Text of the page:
“Everyone struggles with enforcement,” said NMSU COVID-19 project manager Jon Webster, who said he attends every pandemic protocol meeting before every game to discuss strategies to improve compliance. “You can be anywhere in our community including grocery stores and anywhere and you see a lot of people without masks.”

Webster said the arena is enforcing masks to the best of its ability. Security will not allow entry to anyone without a mask on the door, and public service announcements will be played during each game encouraging masking.

“And today, to our knowledge or to the knowledge of the New Mexico Department of Health, we have not traced any contact to an outbreak based on an event at the Pan American Center,” Webster said.

“It’s problematic for a manager”

The mayor declined to be interviewed about his comments, only telling The Sun News he encourages Aggie fans to get vaccinated, get boosted and wear a mask in public.

“While I understand the financial implications of attracting crowds to Aggie games,” Carol Carruthers Owensby told The Sun News via text message, “I feel like encouraging people to bring their grandmother to the game is numb, as we are still enduring a pandemic in which we once struggled to protect the elderly and other vulnerable populations.”

Students sit in the stands as the New Mexico State Aggies take on the Tarleton State Texans on Thursday, January 13, 2022 at the Pan American Center in Las Cruces.

“[The mayor]didn’t say much about it: ‘I understand what you’re going through. I understand that you have to go to work and school and stay healthy and it’s really hard.’ I haven’t heard a single sympathy from him publicly,” said Sarah Silva, a Las Cruces resident.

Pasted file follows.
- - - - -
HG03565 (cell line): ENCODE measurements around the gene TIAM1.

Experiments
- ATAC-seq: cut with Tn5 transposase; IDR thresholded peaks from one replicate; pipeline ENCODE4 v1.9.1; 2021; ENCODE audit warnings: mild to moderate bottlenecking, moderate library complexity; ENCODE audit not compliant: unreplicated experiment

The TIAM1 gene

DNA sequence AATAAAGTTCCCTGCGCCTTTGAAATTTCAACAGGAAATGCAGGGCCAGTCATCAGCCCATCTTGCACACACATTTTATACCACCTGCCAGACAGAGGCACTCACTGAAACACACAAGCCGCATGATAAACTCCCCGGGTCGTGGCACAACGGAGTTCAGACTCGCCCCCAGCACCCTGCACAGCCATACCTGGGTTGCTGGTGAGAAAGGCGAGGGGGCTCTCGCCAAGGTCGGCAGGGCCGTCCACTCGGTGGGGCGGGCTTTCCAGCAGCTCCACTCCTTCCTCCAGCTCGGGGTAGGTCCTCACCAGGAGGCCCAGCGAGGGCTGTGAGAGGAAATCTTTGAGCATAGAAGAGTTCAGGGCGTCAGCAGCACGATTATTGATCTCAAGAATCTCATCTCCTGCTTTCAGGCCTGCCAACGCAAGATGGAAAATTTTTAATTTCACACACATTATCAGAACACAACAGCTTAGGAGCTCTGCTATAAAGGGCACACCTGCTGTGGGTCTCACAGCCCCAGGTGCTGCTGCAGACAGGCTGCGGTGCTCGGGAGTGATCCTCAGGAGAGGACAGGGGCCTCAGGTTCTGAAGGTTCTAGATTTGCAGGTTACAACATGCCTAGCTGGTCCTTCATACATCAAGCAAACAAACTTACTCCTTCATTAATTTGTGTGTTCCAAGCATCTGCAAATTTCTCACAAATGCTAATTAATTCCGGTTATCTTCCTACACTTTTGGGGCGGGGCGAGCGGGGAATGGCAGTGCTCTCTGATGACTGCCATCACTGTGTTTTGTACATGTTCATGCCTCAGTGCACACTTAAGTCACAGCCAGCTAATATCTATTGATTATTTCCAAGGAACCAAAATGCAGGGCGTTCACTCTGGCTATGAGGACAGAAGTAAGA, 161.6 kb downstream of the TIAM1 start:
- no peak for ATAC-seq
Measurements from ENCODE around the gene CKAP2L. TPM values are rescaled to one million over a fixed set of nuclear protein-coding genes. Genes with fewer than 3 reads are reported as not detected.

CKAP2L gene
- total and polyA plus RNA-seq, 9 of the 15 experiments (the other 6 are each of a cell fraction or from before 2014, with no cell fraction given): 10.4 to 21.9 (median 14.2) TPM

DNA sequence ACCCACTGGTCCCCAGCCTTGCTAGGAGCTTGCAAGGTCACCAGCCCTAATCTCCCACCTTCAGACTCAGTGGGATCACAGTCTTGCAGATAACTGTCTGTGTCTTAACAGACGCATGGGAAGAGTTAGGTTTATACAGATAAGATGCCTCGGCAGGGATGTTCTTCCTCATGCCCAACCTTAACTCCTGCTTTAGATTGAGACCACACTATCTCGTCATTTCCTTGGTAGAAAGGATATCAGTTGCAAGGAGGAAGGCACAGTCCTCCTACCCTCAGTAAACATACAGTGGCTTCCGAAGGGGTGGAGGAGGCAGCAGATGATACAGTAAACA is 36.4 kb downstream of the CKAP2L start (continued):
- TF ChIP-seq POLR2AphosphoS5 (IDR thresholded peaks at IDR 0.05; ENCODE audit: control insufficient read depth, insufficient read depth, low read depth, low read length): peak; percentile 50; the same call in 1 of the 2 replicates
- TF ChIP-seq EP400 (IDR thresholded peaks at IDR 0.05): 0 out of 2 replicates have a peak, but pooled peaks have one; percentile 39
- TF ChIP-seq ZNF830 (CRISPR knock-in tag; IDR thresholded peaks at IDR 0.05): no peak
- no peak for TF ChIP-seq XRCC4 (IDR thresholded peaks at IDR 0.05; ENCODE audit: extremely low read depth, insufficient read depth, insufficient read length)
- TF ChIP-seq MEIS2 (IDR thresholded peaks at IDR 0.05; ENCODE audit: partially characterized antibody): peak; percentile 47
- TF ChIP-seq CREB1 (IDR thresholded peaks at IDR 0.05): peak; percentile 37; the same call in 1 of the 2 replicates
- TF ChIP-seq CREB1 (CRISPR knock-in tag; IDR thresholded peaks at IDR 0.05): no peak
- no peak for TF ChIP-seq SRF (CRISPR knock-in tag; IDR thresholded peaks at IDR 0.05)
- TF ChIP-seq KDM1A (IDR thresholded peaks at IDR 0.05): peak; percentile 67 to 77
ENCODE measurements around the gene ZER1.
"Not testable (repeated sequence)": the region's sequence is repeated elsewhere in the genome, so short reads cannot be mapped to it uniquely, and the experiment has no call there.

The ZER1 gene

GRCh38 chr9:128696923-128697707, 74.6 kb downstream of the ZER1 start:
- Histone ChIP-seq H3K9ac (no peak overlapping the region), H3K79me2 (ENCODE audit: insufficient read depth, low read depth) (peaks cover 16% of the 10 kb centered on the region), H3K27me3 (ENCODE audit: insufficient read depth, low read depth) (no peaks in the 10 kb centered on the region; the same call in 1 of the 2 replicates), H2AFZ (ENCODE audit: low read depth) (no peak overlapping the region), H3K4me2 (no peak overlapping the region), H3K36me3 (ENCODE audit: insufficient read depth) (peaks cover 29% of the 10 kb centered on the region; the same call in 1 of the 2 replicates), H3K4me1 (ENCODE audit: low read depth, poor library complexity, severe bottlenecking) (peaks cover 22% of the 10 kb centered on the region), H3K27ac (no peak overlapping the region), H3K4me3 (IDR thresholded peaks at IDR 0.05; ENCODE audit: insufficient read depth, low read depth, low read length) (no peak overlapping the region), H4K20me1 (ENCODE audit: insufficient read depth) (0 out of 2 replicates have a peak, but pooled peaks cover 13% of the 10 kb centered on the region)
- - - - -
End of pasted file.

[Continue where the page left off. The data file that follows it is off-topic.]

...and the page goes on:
Silva said as someone who has immunocompromised family members in their household who are at increased risk of serious illness or death from COVID-19, the mayor’s call felt exclusive.

“It just felt like, oh, we could rally around our people, but the definition of ‘our people’ has changed,” Silva said. “Does that include my family? Because right now it feels like all people with disabilities, all people with compromised immune systems, are not being considered in these decisions.”

Renée Beltran, who claims to have lived in Las Cruces for almost three decades, also found the mayor’s statements “deaf”.

“He didn’t recognize the circumstances we live in and I think that’s problematic for a leader,” Beltran said.

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Beltran said she has an immunocompromised child at home that has prevented her from going to basketball games. She said she was also not satisfied with the mayor’s comments to Sun News.

“In my opinion, that’s too little, too late,” Beltran said. “Because how do we know that the people who heard the one message are going to hear the qualifier? I don’t feel like he was consistent enough in that message.”

Michael McDevitt is a city and county government reporter for Sun News. He can be reached at 575-202-3205, [email protected], or @MikeMcDTweets on Twitter.